Allan Moore, public information officer for Orange County Corrections, said inmates are typically put into protective custody for one of two reasons.
“Either it’s because of their fame or notoriety, or because of the nature of their crime,” Moore said. “In this case, it would be because of his notority in the community.”
Guetzloe is the host of The Guetzloe Report on the Phoenix Network, the radio station in downtown Orlando tthat also hosts The Freeline Media Hour. Guetzloe was taken into custody on Wednesday, and is serving a 60 day jail sentence.
Moore said that as of 1:30 p.m. on Thursday, Guetzloe was still in the jail’s booking and release center, and would be placed in a single cell. He said inmates who are well known in the community are put in solitary not only for their own protection, but “That’s also for the protection of the jail.” If other inmates know there’s a prominent person serving time with them, it could lead to a possible hostage situation, Moore said.
This case dates back to 2006, and started with a mailer Guetzloe sent out during a Winter Park mayoral election. The political mailer included a police report about a former candidate, David Strong. The report included information about Strong’s 1999 incident when he was accused of smearing dog feces on a neighbor’s face during a dispute.
The flier wasn’t identified as a paid electioneering communication, and Guetzloe did not put his name on it, as required by Florida law. The charge that was eventually filed against Guetzloe was “failure to include electioneering disclaimer,” a first degree misdemeanor.
In November 2006, Guetzloe pleaded no contest to 14 misdemeanor counts under state election law, and Orange County Circuit Court Judge Jeffrey Arnold sentenced him to 60 days in jail, an $8,500 fine, and three years of probation. In an interview with Freeline Media Orlando last November, Guetzloe called the sentence harsh and unfair.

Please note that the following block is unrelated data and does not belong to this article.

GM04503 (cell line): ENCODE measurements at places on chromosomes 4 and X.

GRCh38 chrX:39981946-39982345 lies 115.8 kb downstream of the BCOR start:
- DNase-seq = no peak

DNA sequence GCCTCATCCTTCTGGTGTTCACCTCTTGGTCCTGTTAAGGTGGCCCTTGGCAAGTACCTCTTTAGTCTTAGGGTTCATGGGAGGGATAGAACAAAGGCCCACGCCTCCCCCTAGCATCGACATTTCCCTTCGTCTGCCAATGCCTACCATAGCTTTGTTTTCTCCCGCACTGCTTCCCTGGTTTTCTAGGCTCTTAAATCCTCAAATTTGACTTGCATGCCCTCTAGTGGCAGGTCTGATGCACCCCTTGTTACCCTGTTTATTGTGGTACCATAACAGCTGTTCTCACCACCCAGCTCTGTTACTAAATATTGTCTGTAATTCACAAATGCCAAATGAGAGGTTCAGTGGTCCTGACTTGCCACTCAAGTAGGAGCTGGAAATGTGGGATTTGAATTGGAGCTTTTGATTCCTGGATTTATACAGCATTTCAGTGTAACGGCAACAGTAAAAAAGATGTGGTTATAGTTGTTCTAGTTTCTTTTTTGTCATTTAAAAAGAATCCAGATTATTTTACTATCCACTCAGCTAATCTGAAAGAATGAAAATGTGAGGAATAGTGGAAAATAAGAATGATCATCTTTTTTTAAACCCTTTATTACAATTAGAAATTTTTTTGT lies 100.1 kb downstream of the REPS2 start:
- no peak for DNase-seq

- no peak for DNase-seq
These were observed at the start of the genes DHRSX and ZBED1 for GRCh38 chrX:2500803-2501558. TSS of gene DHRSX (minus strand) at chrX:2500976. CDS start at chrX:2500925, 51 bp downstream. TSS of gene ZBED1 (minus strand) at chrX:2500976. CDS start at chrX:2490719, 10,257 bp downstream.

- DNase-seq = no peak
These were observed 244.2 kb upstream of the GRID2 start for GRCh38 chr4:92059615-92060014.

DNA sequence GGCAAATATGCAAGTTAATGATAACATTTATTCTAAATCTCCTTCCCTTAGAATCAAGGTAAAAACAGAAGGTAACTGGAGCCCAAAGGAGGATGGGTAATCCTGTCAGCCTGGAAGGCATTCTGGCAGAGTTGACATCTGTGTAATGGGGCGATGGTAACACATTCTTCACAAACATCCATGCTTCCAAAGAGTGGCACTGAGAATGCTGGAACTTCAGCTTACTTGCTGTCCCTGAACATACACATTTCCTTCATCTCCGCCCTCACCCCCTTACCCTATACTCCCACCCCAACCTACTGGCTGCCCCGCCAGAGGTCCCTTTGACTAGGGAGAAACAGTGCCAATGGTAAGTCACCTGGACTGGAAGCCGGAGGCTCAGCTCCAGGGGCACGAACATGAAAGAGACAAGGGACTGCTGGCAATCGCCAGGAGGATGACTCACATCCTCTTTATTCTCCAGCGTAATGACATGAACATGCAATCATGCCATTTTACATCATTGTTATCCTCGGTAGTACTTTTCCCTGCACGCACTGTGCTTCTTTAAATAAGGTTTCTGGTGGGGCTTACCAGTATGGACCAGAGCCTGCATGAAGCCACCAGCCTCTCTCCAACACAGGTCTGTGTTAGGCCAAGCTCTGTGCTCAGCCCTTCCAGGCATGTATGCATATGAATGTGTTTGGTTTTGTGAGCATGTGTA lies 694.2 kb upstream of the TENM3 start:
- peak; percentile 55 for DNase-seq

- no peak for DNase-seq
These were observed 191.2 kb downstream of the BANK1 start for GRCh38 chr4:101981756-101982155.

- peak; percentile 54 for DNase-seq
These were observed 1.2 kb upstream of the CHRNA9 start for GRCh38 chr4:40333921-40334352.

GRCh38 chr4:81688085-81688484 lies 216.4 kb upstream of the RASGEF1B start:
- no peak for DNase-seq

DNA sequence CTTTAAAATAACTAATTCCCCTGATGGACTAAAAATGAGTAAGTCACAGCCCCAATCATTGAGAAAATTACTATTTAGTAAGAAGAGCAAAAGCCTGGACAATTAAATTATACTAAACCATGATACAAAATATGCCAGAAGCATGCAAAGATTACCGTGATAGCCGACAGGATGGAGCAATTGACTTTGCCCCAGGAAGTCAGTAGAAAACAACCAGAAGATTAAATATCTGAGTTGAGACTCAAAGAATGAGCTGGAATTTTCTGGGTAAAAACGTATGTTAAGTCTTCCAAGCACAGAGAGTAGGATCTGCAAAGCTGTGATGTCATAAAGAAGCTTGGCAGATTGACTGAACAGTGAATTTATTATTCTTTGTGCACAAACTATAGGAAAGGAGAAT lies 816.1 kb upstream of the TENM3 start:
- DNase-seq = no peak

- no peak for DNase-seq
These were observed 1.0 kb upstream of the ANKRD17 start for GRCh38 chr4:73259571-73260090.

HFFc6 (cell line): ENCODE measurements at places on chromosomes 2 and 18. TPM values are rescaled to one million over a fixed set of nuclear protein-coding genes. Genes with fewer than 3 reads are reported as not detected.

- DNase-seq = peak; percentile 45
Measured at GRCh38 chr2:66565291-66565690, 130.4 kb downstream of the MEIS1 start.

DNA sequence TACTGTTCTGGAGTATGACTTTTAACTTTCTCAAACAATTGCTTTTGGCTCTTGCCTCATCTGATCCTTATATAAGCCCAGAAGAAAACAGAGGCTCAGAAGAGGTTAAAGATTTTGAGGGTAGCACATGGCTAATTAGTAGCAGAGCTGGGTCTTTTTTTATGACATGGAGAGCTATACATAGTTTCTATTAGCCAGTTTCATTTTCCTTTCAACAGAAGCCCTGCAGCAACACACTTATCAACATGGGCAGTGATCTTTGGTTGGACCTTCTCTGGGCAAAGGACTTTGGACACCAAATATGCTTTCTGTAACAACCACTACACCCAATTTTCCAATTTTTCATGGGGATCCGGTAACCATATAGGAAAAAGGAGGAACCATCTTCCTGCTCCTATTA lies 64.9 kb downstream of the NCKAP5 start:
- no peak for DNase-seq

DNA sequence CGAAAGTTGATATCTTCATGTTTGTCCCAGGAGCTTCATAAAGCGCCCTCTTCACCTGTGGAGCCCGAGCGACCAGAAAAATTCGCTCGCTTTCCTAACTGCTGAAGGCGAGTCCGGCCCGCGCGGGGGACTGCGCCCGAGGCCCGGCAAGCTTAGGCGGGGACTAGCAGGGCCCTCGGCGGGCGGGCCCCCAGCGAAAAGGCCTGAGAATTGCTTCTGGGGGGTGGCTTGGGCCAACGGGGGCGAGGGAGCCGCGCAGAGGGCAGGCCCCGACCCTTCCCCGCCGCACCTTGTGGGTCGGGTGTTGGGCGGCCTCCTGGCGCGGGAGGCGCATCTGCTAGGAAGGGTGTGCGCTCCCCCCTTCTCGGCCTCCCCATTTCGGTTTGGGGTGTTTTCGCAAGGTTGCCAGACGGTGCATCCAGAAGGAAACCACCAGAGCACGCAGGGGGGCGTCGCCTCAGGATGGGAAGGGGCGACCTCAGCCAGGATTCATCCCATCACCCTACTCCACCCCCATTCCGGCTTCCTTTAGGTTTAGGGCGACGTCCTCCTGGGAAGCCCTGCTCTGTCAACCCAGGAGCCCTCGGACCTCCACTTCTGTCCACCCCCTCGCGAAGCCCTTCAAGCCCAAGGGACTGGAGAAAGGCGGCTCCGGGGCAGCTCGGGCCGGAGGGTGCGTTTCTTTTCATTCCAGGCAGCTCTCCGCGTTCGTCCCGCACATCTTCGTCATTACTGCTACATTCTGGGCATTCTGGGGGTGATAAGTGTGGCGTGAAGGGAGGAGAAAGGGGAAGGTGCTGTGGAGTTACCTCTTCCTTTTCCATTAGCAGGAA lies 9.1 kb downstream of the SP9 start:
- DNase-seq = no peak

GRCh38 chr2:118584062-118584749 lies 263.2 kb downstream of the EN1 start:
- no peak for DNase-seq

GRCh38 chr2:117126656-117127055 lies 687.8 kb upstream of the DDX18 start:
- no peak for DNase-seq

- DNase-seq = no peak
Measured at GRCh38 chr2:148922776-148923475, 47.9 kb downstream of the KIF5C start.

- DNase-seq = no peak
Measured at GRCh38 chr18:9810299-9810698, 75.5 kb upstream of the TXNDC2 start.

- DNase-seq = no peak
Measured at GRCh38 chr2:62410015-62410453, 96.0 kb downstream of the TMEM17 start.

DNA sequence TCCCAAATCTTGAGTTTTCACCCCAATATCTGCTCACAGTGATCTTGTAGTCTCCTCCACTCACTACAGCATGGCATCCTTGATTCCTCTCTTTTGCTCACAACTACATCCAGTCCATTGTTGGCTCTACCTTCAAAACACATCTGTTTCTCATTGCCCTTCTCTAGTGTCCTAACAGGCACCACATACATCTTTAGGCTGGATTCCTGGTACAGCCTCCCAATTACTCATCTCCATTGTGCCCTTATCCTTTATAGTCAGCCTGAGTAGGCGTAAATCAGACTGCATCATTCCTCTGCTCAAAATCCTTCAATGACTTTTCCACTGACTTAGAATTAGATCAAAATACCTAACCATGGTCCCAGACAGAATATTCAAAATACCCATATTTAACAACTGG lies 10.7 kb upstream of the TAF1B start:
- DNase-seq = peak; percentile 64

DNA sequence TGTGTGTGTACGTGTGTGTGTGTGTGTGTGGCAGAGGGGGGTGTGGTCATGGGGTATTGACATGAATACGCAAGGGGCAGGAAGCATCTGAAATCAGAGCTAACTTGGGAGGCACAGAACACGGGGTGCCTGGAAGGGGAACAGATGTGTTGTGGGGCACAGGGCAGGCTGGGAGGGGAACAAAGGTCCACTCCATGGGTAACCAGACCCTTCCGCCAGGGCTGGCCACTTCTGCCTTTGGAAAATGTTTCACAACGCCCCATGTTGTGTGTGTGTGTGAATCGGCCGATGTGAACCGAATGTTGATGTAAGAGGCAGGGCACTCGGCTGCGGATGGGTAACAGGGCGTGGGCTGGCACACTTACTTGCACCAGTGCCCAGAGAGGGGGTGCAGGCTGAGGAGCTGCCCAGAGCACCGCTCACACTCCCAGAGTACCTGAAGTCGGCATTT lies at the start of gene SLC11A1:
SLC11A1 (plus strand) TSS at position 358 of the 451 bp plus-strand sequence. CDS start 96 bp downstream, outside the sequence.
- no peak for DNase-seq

“If someone had filed a complaint against me in those three years, that would have been a violation of my probation,” he said. “People would have been lining up. Rapists don’t get sentences this tough.”
Guetzloe appealed. However, the Florida Supreme Court ruled that “Guetzloe can be prosecuted for his failure to include ‘paid electioneering communication’ on the mail out,” and that the law he was being charged with do not violate his right to free political speech.
“The Supreme Court found that despite the statute’s problematic ‘name and address’ mandate, the generic requirement that all communications be marked with the phrase ‘Paid political advertisement’ in no way violated the right to engage in anonymous political speech,” the court’s decision stated.
On Wednesday, Judge Arnold upheld the 60 day sentence. The judge also imposed a $1,000 fine on the political consultant, and $50 in court costs. Guetzloe was ordered to start making payments of $30 a month to Collections Court, starting on June 11.
The judge denied a defense motion to allow Guetzloe to get released on bail, “based on the fact that the court believes the defendant is unlikely to prevail on the balance of issues defense has raised,” the court order states. The judge also denied a defense motion to allow Guetzloe to serve his sentence under home confinement.
Guetzloe was ordered to report to Orange County jail at noon on Wednesday.
“If defendant does not report today, the court will issue a pick-up order and the option for work release will be reconsidered,” the court order states.
The judge’s order does state that “Court has no objection to work release, if qualified.” Moore said Orange County Corrections is now checking to see if Guetzloe qualifies for being transferred to an Orange County work release center.
“We have to screen him for that criteria,” Moore said. “He’s being screened now for the possibility of his going on work release.”
Moore added that on Wednesday afternoon, Guetzloe “turned down all media requests,” and would not be available for interviews with the local press.
At the Phoenix Network studio on Delaney Avenue in downtown Orlando, The Guetzloe Report, which runs daily from 11 a.m. to noon, replayed an earlier show on Thursday. The Freeline Media Hour went live at 3 p.m., as it does every Tuesday, Wednesday and Thursday. The staff at Phoenix said they hope Guetzloe is back to work at the studio soon on work release.
A former inmate who served a month in the Orange County jail last year said inmates typically are placed in a ward with 30 cells, 15 on the top level and 15 below. There are three men housed in each cell.
Inmates are served three meals daily, the former inmate said, including at 5 a.m., 11:30 a.m. and 5 p.m.
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